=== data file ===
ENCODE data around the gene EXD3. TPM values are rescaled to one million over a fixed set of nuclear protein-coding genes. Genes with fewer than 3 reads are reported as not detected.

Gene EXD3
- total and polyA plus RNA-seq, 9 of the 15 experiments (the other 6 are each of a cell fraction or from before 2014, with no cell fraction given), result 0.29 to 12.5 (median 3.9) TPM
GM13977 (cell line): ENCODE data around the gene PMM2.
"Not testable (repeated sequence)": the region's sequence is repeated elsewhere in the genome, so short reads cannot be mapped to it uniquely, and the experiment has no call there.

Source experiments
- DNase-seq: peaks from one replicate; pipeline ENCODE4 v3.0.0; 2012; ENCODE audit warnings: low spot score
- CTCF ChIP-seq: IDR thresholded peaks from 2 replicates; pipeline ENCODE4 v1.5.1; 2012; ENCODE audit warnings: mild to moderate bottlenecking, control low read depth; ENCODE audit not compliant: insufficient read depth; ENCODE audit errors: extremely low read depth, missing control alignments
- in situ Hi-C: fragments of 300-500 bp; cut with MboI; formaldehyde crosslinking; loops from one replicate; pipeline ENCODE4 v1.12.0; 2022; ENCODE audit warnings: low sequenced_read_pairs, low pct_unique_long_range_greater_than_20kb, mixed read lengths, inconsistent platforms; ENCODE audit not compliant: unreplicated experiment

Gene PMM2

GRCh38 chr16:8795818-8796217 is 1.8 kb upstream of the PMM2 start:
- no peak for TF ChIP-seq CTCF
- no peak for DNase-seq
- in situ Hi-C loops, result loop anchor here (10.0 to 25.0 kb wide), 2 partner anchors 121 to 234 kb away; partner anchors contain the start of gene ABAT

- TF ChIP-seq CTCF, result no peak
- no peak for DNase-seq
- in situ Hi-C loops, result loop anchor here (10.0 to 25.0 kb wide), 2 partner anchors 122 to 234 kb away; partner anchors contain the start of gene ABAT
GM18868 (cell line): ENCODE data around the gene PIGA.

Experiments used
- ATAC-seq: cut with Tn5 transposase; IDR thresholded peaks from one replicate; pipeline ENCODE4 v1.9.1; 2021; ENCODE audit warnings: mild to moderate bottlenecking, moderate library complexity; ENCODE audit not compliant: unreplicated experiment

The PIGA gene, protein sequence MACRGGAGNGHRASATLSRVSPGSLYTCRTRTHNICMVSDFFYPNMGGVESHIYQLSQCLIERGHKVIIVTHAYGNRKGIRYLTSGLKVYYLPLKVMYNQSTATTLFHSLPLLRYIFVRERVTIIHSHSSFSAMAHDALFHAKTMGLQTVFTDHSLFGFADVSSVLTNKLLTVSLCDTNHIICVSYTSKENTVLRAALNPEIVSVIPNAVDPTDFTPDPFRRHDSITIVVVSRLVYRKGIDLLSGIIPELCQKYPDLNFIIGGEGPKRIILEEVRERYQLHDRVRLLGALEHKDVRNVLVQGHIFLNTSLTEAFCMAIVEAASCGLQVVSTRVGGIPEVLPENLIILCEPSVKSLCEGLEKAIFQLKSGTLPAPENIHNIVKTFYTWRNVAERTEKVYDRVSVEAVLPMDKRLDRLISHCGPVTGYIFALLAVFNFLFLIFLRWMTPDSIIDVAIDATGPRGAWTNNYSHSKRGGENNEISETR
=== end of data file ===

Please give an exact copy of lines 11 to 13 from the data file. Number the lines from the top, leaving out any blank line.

GRCh38 chr16:8795818-8796217 is 1.8 kb upstream of the PMM2 start:
- no peak for TF ChIP-seq CTCF
- no peak for DNase-seq